Saturday, August 30, 2014
A pair of 1968-style Reggie customs
I can see why Topps didn't include Reggie Jackson in its 1968 baseball card set.
He'd had only two years of professional ball under his belt and his two gigs with the 1967 Kansas City A's had been underwhelming. Jackson had been called up from Birmingham on June 9 and played in 26 games batting .189 without demonstrating any of the speed and power that had caused Charley Finley to pay him a reported $75,000-85,000 signing bonus as the No. 2 overall pick in the June, 1966, major league draft.
Jackson was sent back down to Birmingham in the first week of July, probably to bolster the A's Class AA team in the Southern League pennant race. Birmingham won the title by 3-1/2 games and then defeated Albuquerque four games to two in the one-year revival of the Dixie Series between the Southern League and Texas League champions.
Jackson returned to Kansas City on Sept. 15, with the A's in last place, 24 games in back of the American League leading Red Sox. In nine games he hit just .143, bringing his rookie season average down to .178.
On Sept. 17, Jackson hit the first of his 563 major league home runs. It was a solo shot off of the California Angels' Jim Weaver . . . that is if you trust the data on baseball-reference.com over Jackson's own recollection. According to Reggie's official website, he remembers that first home run as coming off of Cleveland Indians pitcher John O'Donoghue, though both sources agree on the date.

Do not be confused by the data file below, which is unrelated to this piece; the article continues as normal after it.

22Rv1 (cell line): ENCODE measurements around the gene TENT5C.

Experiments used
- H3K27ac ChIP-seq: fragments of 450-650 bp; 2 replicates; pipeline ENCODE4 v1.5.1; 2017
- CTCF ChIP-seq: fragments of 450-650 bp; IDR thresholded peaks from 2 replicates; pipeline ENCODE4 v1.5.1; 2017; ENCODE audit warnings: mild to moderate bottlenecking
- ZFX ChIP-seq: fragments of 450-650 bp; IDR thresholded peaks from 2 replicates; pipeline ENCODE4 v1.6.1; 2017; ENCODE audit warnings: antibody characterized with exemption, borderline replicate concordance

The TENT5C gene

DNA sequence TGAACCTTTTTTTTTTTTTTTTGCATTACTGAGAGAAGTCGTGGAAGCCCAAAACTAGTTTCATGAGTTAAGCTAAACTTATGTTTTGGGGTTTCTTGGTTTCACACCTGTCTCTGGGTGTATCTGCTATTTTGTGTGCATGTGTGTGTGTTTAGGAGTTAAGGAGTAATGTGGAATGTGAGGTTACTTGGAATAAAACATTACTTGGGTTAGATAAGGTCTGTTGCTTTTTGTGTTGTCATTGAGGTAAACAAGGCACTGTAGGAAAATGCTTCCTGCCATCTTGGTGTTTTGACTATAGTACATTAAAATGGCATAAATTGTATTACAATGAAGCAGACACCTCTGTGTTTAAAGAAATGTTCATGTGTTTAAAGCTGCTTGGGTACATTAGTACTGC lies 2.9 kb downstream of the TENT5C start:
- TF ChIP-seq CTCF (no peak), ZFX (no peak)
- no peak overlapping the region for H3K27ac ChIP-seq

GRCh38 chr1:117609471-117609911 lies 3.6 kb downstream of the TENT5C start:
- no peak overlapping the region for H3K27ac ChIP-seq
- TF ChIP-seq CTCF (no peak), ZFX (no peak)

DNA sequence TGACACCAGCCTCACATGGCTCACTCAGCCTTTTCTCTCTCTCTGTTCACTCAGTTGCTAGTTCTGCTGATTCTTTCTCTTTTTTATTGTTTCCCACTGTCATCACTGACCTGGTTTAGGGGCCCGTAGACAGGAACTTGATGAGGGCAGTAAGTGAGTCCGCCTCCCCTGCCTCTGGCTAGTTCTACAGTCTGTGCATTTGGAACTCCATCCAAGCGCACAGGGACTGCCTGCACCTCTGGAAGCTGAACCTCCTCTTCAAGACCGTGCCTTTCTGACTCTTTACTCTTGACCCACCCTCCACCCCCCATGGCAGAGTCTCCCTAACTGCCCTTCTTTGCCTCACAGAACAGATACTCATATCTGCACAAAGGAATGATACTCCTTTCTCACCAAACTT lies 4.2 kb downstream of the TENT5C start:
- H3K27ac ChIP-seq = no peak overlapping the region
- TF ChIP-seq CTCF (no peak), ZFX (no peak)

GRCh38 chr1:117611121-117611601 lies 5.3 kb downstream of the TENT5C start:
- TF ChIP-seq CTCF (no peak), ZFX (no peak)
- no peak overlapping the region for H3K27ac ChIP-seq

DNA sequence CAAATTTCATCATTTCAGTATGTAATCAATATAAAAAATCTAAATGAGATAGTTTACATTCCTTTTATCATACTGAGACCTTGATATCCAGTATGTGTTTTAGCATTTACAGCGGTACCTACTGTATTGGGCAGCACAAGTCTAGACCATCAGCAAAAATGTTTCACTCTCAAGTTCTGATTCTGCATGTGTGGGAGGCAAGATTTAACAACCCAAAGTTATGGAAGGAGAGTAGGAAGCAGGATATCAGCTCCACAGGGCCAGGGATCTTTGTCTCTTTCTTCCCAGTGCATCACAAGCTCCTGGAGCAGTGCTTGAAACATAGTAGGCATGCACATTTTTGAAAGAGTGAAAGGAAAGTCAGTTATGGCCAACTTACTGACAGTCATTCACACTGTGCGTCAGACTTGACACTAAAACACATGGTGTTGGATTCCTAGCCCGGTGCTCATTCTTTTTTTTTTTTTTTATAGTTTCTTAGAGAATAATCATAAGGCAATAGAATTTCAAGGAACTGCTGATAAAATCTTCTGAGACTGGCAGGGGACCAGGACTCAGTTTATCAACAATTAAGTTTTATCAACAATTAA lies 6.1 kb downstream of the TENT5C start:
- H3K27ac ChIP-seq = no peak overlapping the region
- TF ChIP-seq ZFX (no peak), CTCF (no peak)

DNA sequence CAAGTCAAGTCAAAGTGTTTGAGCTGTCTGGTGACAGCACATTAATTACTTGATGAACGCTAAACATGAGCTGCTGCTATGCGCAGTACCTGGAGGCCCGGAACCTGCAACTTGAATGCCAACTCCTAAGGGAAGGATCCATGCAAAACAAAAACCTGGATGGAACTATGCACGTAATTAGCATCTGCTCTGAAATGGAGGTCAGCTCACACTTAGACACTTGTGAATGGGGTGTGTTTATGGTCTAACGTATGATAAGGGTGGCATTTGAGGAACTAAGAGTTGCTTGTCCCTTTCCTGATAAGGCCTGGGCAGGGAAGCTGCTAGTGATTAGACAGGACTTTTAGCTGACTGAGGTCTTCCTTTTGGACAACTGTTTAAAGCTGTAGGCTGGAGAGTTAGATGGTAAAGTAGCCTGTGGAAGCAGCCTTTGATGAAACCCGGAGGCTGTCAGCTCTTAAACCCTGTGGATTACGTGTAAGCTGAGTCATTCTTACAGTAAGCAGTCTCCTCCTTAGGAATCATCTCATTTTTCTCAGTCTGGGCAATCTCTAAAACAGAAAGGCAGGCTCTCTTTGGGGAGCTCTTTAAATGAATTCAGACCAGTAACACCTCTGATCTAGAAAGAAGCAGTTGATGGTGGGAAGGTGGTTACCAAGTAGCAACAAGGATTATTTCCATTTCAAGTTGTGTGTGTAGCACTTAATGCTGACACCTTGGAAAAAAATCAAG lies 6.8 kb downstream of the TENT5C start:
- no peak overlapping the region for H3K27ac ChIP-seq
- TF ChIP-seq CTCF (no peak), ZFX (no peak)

I also noted a slight discrepancy concerning the car Jackson bought after his signed his first A's contract. Some internet sources claim that the car was part of his signing bonus; on his site Jackson says he bought the car. Jackson describes the car on his website: "Oooh, I almost forgot my 1st new car with my signing. A 'typical me' car. 1967 Pontiac Catalina, with a 421cu. inch 375 hp engine, a 2dr really cool ride, a 4spd transmission, Burgundy with a black vinyl top and of course an aftermarket 4 track stereo."
Before starting work on my 1968 Topps-style Reggie Jackson custom, I kicked around some concepts for a 1967-style card. Two problems ultimately killed the notion, one practical, one conceptual.
On the pragmatic side, I haven't yet found a decent photo of Jackson in a Kansas City uniform. I messed around with adding a "KC" cap logo to an Oakland photo, and came up with a serviceable image. As I worked, though, it became increasingly apparent that a '67 Jackson card would be too much of an anachronism. While he'd a good debut pro season in A-ball in 1966, he really wouldn't have been a candidate for a 1967 Topps card. And I generally prefer to create "cards that never were" in the formats of cards that might have been.
With two decent late 1960s photos of Jackson to work with, I took the easy way out and used both. Thus you see two '68-style Reggie Jackson custom cards here.
These bring to five the total number of Reggie Jackson custom cards I've created. The 1977-style Orioles card shown here was the first custom baseball card I ever made, after months of working solely on 1955-style All-American football cards. The two 1976-style Orioles cards came soon thereafter.
Your comments, criticism, additional information, questions, etc., are welcome . . . as long as they are germane to the original topic. All comments are moderated before they are allowed to appear and spam comments are deleted before they ever appear. No "Anonymous User" comments are allowed.
Subscribe to: Post Comments (Atom)
Your logic may explain why Jackson didn't get his own card, but not why he wasn't on an Athletics Rookie Stars card. I mean really, they used the likes of Tim Talton, Randy Schwartz, and Darrell Osteen, but couldn't find room for Jackson, who hit 23 and 25 homers in the minors in '66 and '67?ReplyDelete
Your theory doesn't hold water.